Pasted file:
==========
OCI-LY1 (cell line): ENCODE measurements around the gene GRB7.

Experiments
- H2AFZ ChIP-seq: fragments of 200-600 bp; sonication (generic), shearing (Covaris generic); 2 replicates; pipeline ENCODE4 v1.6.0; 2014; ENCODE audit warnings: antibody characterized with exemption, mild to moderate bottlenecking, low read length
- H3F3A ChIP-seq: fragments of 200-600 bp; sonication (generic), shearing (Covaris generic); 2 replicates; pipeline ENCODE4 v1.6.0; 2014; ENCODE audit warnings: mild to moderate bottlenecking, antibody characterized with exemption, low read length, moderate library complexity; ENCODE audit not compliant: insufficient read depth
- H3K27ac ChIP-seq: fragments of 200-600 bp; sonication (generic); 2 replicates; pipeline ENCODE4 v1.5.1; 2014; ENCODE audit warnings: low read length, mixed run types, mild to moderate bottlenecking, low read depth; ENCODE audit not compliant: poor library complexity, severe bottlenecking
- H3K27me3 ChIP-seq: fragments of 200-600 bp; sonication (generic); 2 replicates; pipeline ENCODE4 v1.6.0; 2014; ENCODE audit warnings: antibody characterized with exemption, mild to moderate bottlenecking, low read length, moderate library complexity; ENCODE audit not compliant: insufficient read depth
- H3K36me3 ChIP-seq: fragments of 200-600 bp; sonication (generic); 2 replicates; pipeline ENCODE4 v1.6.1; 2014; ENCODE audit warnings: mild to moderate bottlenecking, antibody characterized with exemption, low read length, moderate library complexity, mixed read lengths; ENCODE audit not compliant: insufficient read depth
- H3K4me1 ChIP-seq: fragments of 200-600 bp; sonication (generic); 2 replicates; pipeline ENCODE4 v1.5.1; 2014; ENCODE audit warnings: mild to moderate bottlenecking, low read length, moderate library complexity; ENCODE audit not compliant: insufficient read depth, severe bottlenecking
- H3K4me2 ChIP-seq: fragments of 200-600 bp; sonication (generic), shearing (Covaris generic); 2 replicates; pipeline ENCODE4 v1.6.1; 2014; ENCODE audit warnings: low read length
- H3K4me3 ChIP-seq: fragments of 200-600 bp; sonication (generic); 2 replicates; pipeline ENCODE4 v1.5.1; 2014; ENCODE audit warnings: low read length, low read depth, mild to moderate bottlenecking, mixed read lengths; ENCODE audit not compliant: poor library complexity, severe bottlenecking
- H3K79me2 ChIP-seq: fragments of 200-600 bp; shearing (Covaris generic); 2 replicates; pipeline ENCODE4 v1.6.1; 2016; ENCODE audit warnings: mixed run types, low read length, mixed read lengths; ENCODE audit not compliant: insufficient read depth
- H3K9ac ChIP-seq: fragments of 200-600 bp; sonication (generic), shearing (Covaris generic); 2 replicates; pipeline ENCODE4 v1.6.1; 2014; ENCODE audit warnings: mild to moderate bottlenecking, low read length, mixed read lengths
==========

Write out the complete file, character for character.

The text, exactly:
OCI-LY1 (cell line): ENCODE measurements around the gene GRB7.

Experiments
- H2AFZ ChIP-seq: fragments of 200-600 bp; sonication (generic), shearing (Covaris generic); 2 replicates; pipeline ENCODE4 v1.6.0; 2014; ENCODE audit warnings: antibody characterized with exemption, mild to moderate bottlenecking, low read length
- H3F3A ChIP-seq: fragments of 200-600 bp; sonication (generic), shearing (Covaris generic); 2 replicates; pipeline ENCODE4 v1.6.0; 2014; ENCODE audit warnings: mild to moderate bottlenecking, antibody characterized with exemption, low read length, moderate library complexity; ENCODE audit not compliant: insufficient read depth
- H3K27ac ChIP-seq: fragments of 200-600 bp; sonication (generic); 2 replicates; pipeline ENCODE4 v1.5.1; 2014; ENCODE audit warnings: low read length, mixed run types, mild to moderate bottlenecking, low read depth; ENCODE audit not compliant: poor library complexity, severe bottlenecking
- H3K27me3 ChIP-seq: fragments of 200-600 bp; sonication (generic); 2 replicates; pipeline ENCODE4 v1.6.0; 2014; ENCODE audit warnings: antibody characterized with exemption, mild to moderate bottlenecking, low read length, moderate library complexity; ENCODE audit not compliant: insufficient read depth
- H3K36me3 ChIP-seq: fragments of 200-600 bp; sonication (generic); 2 replicates; pipeline ENCODE4 v1.6.1; 2014; ENCODE audit warnings: mild to moderate bottlenecking, antibody characterized with exemption, low read length, moderate library complexity, mixed read lengths; ENCODE audit not compliant: insufficient read depth
- H3K4me1 ChIP-seq: fragments of 200-600 bp; sonication (generic); 2 replicates; pipeline ENCODE4 v1.5.1; 2014; ENCODE audit warnings: mild to moderate bottlenecking, low read length, moderate library complexity; ENCODE audit not compliant: insufficient read depth, severe bottlenecking
- H3K4me2 ChIP-seq: fragments of 200-600 bp; sonication (generic), shearing (Covaris generic); 2 replicates; pipeline ENCODE4 v1.6.1; 2014; ENCODE audit warnings: low read length
- H3K4me3 ChIP-seq: fragments of 200-600 bp; sonication (generic); 2 replicates; pipeline ENCODE4 v1.5.1; 2014; ENCODE audit warnings: low read length, low read depth, mild to moderate bottlenecking, mixed read lengths; ENCODE audit not compliant: poor library complexity, severe bottlenecking
- H3K79me2 ChIP-seq: fragments of 200-600 bp; shearing (Covaris generic); 2 replicates; pipeline ENCODE4 v1.6.1; 2016; ENCODE audit warnings: mixed run types, low read length, mixed read lengths; ENCODE audit not compliant: insufficient read depth
- H3K9ac ChIP-seq: fragments of 200-600 bp; sonication (generic), shearing (Covaris generic); 2 replicates; pipeline ENCODE4 v1.6.1; 2014; ENCODE audit warnings: mild to moderate bottlenecking, low read length, mixed read lengths